4. Build

cd stm32_streaming
cd -

5. Program

(Assuming you have an OpenOCD binary).

./openocd -f board/stm32f4discovery.cfg -f interface/stlink-v2-1.cfg  -c "stm32f4x.cpu configure -rtos ChibiOS"

cd stm32_streaming
arm-none-eabi-gdb -x ../utils/gdb_openocd.cfg

6. Streaming

In a separate terminal run the Python script to trigger and receive the audio stream. The available command line options can be printed by passing in --help.

cd python_playback
./ --help

An example of invoking this script is:

./ --local-ip --local-port 41234 --device-ip --device-port 20000  --run-time 2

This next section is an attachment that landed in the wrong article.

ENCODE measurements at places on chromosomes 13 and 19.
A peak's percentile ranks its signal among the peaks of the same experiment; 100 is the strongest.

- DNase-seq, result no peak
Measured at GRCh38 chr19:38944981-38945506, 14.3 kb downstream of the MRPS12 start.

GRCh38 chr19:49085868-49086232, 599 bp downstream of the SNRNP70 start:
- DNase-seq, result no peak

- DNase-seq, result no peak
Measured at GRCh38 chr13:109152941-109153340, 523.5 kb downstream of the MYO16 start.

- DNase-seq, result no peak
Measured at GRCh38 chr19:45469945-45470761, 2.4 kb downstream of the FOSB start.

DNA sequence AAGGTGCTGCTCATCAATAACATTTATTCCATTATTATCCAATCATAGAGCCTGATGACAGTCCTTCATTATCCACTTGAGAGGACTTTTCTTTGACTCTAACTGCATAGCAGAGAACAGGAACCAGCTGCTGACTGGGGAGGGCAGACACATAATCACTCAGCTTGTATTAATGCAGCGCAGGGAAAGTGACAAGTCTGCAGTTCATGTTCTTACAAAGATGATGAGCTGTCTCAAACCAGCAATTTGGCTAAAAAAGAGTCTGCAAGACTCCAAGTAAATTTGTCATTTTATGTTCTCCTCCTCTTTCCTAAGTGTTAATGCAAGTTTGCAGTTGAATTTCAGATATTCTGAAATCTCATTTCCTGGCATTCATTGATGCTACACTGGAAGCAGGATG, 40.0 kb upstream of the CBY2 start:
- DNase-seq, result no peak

7. Serial Output / Logging

There is some minor debug output printed from the STM32 using ChibiOS SD1 driver over GPIOB pins 6 and 7.

minicom --device=/dev/ttyUSB0 --baudrate=38400

Debian Misc Commands

  • amixer set Master 25% Change volume
  • eog <file> Open png image
  • aplay <file> Play audio file

STM32 Architecture Overview


This module is responsible for setting up an LWIP TCP server, bound to TCP port 20000. This server accepts two ASCII commands:

  • start <ip> <port> where ip, port is the target address for the UDP audio stream. These are both provided in hexidecimal format, with leading zeros present as necessary.

  • stop stop a running audio stream


This file handles (over) sampling the MP45DT02 MEMS microphone as well as running a CMSIS FIR filter over the data. The FIR coefficients can be found in stm32_streaming/audio/autogen_fir_coeffs.c which are generated using utils/